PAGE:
The default rate on the repayment of investment-grade bonds is very low, below 0.4%, while that of speculative-grade bonds already reaches almost 10% in some years, bringing the overall default rate to between minus 1% and a maximum of 4%.
Investment grade bonds are the recommended obligations for all individual investors.
The following chart shows the annual yields and drawdowns of U.S. bonds from 1997 to 2022:
Bonds provide yield for all scenarios.
In this period, annual profitability rates were only sharply negative in 2022 (and in the previous 3 times they have been negative, since 1976, the loss was about 2%).
In fact, since 1926, only 6 times, drawdowns have been more than 5%, and with an average duration of just over 1 year.
The average annual rate of return on bonds has been about 5% since 1926.
Historically, almost 90% of bond profitability comes from coupon payments, with the remaining 10% of capital gains.
The contribution to the diversification or risk mitigation of bonds is clearly visible when the rates of return on bonds and stocks are positioned each year in parallel:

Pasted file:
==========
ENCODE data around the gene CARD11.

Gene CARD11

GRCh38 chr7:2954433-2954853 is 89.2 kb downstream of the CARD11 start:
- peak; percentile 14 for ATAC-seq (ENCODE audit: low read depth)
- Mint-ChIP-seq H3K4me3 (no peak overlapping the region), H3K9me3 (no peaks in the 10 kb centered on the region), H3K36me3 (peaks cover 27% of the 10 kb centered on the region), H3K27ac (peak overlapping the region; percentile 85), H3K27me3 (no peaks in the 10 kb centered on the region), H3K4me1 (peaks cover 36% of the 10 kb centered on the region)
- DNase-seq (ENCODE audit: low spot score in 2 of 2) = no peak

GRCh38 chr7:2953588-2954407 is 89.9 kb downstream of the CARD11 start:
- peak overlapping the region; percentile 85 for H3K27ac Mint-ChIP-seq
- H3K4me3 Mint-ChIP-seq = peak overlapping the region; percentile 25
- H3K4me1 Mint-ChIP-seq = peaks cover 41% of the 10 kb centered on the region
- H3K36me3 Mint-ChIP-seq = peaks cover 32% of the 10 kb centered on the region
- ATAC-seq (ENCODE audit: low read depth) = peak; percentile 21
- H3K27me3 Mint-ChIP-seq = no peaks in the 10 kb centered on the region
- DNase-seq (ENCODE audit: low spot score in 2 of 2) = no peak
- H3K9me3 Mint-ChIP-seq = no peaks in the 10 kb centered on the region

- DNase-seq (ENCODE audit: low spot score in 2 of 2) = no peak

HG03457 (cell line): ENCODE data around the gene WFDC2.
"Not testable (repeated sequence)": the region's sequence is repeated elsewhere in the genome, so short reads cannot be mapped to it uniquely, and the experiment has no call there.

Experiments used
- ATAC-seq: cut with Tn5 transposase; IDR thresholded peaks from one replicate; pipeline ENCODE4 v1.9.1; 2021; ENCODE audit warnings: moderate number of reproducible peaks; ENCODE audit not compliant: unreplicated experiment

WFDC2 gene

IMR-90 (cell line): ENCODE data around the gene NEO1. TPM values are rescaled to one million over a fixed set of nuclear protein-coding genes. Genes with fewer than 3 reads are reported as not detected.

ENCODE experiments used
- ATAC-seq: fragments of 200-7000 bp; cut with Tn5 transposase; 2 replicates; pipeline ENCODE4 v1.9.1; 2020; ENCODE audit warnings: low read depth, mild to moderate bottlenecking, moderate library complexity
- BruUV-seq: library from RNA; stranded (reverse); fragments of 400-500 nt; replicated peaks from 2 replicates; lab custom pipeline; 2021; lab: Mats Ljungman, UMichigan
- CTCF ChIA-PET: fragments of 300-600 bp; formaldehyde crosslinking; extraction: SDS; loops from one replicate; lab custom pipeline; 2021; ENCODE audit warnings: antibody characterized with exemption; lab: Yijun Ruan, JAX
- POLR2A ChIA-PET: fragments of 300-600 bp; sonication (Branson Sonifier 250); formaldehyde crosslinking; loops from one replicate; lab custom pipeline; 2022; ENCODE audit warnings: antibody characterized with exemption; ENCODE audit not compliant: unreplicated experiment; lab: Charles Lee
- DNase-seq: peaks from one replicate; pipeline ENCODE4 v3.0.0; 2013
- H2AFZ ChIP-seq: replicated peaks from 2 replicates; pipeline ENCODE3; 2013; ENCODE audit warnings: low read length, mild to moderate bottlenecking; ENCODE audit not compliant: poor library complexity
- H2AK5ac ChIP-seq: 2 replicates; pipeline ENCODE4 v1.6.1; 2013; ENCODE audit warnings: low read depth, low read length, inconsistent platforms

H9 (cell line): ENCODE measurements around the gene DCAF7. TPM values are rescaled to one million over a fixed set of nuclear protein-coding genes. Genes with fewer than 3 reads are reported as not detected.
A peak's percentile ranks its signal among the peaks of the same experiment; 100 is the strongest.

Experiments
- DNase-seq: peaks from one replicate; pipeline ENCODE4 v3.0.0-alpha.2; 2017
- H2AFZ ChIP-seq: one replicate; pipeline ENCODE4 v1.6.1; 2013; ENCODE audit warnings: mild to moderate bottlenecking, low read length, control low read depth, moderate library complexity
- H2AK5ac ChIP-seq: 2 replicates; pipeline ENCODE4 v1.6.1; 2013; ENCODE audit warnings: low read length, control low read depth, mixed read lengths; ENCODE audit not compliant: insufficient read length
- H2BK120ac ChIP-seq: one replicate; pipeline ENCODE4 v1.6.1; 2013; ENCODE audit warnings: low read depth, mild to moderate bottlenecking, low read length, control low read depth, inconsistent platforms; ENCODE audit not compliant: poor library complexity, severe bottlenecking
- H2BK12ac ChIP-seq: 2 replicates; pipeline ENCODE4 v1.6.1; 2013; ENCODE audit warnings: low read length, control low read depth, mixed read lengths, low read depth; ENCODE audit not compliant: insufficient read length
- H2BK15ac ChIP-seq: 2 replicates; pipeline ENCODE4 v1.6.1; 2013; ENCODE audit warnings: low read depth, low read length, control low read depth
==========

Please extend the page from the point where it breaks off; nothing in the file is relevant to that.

In most years, bonds and stocks had positive returns (1st quadrant).
In some years, bonds showed positive returns and negative shares, or vice versa, functioning as elements of diversification (2nd and 4th quadrants).
In just 4 years, we had negative returns for stocks and bonds, coinciding with periods of high inflation, above 5% (and 2022 was one of the cases).
In years when stocks had negative yields of 13% on average, bonds had positive average returns of 5%.
This diversification factor is even more important in times of market crisis:
In periods when stocks have steep declines, bonds pay off, and vice versa.
That’s why the traditional 60/40 portfolio has worked well almost every year:
Only 4 times – in 1937, 1947, 1978 and 2022 – the 60/40 portfolio had annual devaluations of more than 20%.
Holding a core portfolio of bonds composed of investment credit rating issuers, with maturities between 5 and 15 years, offers security and stability to long-term investors, to function well in environments of rising and falling interest rates.
Specifically, we refer to investment grade bonds, which are those that should be part of the portfolios of individual investors.
In our opinion, speculative-grade bonds should only be part of the portfolios of investors with specialist knowledge and experience, and within the satellite component of a core and satellite investment strategy.